Beethoven Diabelli Variations
Wilhelm von Lenz described the Diabelli Variations as “a satire on their theme”. It’s an apt summation, for what could be more remarkable than something as inherently mediocre as Diabelli’s theme giving voice to one of the greatest – some would argue the greatest – work ever written for solo piano?
Kovacevich writes in his introduction to this new set that it was the Diabelli Variations – via the Serkin recording – that first made him love Beethoven. It’s a reading that still holds its head high today, and just a decade later, in 1968, Kovacevich set down his own recording, rightly acclaimed and something of a calling-card for the young pianist. But what of this new performance, made 40 years later? What is immediately striking is the sense of a cumulative whole, the tension and indeed speed with which he approaches the work. The work’s juxtapositions of the sublime and the ridiculous are presented with a vividness that sounds more live than studio-bound.
It’s easy to forget that the work was actually written in two distinct time-periods, the majority of it dating from 1819, with 10 more variations added in 1823, interspersed among the existing ones. It resulted in a work of a quite different – and more daring – shape from his initial thoughts. And unlike Bach, Mozart or Haydn, Beethoven doesn’t set up a particular style, tone or tempo that continues through an entire variation – instead there’s a sense of organic development through each number. Kovacevich emphasises this sense of continuous development with a certain fleetness of finger: his opening theme sets quite a pace (speedier than Brendel’s masterly live performance from 2001), and dances more lightly than many rival versions (though its exuberance matches Brendel’s in 1976). It’s certainly faster than his own earlier recording. But more important is the sense that Kovacevich has now encompassed the extremes of the work more fully. His understanding of Beethoven’s juxtapositions of beauty and crudity, reflection and action, and the sheer dynamic range, are fully exposed in this new version, which captures the piano sound beautifully. And not only in the later variations, as these juxtapositions become more blatant, but as early as Vars 3 and 4, the third almost trance-like, the fourth pushed hard towards the bar-lines to explosive effect, Kovacevich laying bare the extraordinary originality of his writing. That sense of being on the edge is a vital component of this reading. Occasionally you sense that he’s chosen a tempo almost too fast, that he’s a moment away from derailing (Var 23, for instance), but it never happens. Instead, it adds to the sense of “liveness” about this studio production.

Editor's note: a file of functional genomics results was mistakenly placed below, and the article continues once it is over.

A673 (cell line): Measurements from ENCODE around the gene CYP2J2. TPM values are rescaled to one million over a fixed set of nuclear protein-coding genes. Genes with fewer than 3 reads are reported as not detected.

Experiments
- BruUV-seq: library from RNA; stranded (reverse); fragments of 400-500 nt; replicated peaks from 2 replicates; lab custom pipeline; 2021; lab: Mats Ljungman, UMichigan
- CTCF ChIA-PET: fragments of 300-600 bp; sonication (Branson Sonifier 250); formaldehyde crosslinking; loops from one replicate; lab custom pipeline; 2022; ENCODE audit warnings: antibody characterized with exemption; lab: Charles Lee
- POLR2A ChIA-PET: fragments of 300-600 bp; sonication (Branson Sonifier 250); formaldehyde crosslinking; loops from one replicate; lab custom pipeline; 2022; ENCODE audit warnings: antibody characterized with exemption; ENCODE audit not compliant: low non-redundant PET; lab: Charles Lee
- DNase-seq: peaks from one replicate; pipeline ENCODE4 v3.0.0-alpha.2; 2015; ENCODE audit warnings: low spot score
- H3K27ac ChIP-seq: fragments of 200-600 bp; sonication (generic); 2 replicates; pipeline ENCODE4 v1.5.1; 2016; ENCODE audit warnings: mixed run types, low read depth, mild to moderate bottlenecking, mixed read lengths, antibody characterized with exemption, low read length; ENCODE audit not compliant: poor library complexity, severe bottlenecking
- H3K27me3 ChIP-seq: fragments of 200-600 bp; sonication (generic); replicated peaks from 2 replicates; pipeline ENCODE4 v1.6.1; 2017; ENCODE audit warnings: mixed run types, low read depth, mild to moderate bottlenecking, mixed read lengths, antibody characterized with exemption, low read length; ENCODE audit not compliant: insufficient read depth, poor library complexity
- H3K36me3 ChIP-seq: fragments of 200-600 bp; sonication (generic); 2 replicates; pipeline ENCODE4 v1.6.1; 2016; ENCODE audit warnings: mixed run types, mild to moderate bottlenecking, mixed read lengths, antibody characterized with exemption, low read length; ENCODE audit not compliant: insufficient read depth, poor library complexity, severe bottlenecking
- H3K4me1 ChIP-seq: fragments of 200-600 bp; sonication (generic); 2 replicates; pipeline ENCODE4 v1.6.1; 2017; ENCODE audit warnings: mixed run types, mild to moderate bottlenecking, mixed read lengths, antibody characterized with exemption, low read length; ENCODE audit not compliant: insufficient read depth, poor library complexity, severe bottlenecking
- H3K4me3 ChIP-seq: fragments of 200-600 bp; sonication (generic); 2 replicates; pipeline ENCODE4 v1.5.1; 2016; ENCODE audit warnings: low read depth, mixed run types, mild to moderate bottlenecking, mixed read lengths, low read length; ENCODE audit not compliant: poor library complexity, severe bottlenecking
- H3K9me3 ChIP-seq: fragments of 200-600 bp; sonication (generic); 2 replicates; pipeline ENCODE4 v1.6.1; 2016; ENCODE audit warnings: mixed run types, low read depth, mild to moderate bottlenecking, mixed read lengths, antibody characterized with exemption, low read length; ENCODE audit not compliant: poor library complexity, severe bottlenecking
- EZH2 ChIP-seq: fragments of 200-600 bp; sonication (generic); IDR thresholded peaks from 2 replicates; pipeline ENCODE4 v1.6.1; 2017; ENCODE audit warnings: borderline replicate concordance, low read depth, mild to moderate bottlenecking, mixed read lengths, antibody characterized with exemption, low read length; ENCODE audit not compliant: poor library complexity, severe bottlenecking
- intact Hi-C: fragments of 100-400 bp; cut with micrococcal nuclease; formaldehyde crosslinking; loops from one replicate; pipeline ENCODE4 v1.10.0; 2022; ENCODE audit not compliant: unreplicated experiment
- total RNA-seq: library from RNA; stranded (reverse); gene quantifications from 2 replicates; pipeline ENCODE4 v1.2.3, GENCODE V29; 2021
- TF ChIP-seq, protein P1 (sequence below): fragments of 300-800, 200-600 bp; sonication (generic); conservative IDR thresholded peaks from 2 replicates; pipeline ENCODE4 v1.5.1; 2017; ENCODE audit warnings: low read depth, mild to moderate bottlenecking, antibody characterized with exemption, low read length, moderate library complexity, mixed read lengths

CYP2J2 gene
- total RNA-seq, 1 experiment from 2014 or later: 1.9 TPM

Kovacevich has, in the intervening decades between his first and second Diabellis, recorded a complete sonata cycle and again that familiarity with Beethoven’s language in the final years shows, from the ease with which he presents the quasi-improvisation of Var 31 and his masterly handling of inevitable fugue of Var 33, to the discomfiting leaps and obtuse harmonies (Var 7), the extremes of range (Var 10), the creation of an illusion of speeding up through ever-smaller note values (Var 14) and that great Beethoven favourite – the trill – which plays an increasingly important part as the work progresses.
The humour, too, is there, but never overdone, whether in Beethoven’s earthy belligerence (Var 9), the tersely snatched ending of Var 19 or the blatant reference to Mozart’s Leporello in Var 22. But, again and again, Kovacevich reveals how that humour can tip over into something far more menacing: witness the rat-a-tat-tat of the left hand in Var 17 or the pathos as Beethoven at last switches to the minor in Var 29, finally putting the brakes on a seemingly unstoppable momentum, culminating in the fugue and its catastrophic collapse (Var 33). Perhaps in his younger days Beethoven would have ended the set with the fugue, but instead we get a final addition: a switch to C major and an utter change in mood, with a graceful, quasi-Mozartian idea, whirled ever higher. It’s as enigmatic and undefinable as anything Beethoven wrote and a transcendent ending to this remarkable performance.
Kovacevich might be less associated with Bach, but let’s not forget that his teacher was that consummate Bachian, Myra Hess. His approach to the Fourth Partita reminds me of another great Beethovenian: Richard Goode. In this respect he treads a middle path between the tonally slimline, rhythmically motivated readings of Angela Hewitt and the more obviously romantic ones of Cédric Tiberghien. And it’s an enlightening partner to the Diabelli Variations, not only in its basis in dance rhythms but also in its scope and its extrovert demeanour, whose tone is set with the grand Ouverture. Kovacevich brings an easy brilliance to the lightly tripping Courante and the bold contours of the final Gigue. Nor is he afraid to make Bach his own, drawing the listener in with his sotto voce Allemande, adding ornaments and playing around with rhythms, but all is done with the utmost musicality. Altogether, a disc to treasure.